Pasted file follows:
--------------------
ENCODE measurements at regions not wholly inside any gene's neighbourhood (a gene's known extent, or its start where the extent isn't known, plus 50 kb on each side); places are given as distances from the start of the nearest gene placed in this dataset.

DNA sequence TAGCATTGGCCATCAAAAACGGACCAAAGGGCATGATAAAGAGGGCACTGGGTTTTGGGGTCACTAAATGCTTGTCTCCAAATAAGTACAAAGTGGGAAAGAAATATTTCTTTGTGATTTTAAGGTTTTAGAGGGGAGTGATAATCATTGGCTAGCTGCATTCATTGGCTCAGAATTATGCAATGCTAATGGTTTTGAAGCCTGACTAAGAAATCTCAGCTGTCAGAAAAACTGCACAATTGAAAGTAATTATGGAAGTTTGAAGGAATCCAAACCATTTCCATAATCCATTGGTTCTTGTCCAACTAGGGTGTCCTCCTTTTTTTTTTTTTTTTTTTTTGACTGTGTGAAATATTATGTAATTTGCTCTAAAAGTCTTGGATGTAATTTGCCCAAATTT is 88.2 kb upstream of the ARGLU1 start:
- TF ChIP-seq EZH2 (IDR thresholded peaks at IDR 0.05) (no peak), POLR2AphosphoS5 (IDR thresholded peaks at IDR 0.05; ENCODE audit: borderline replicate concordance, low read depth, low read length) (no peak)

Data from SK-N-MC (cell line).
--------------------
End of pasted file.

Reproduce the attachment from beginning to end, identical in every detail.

ENCODE measurements at regions not wholly inside any gene's neighbourhood (a gene's known extent, or its start where the extent isn't known, plus 50 kb on each side); places are given as distances from the start of the nearest gene placed in this dataset.

DNA sequence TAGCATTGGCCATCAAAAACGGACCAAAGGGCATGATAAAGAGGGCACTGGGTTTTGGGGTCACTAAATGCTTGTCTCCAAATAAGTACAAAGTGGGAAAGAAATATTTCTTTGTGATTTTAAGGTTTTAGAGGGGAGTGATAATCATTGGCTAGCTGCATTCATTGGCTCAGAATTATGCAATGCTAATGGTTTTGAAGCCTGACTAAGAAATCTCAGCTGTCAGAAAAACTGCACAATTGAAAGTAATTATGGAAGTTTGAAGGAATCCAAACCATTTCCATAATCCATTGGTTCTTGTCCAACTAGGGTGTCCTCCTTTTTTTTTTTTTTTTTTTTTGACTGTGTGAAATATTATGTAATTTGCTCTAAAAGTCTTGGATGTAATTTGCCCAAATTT is 88.2 kb upstream of the ARGLU1 start:
- TF ChIP-seq EZH2 (IDR thresholded peaks at IDR 0.05) (no peak), POLR2AphosphoS5 (IDR thresholded peaks at IDR 0.05; ENCODE audit: borderline replicate concordance, low read depth, low read length) (no peak)

Data from SK-N-MC (cell line).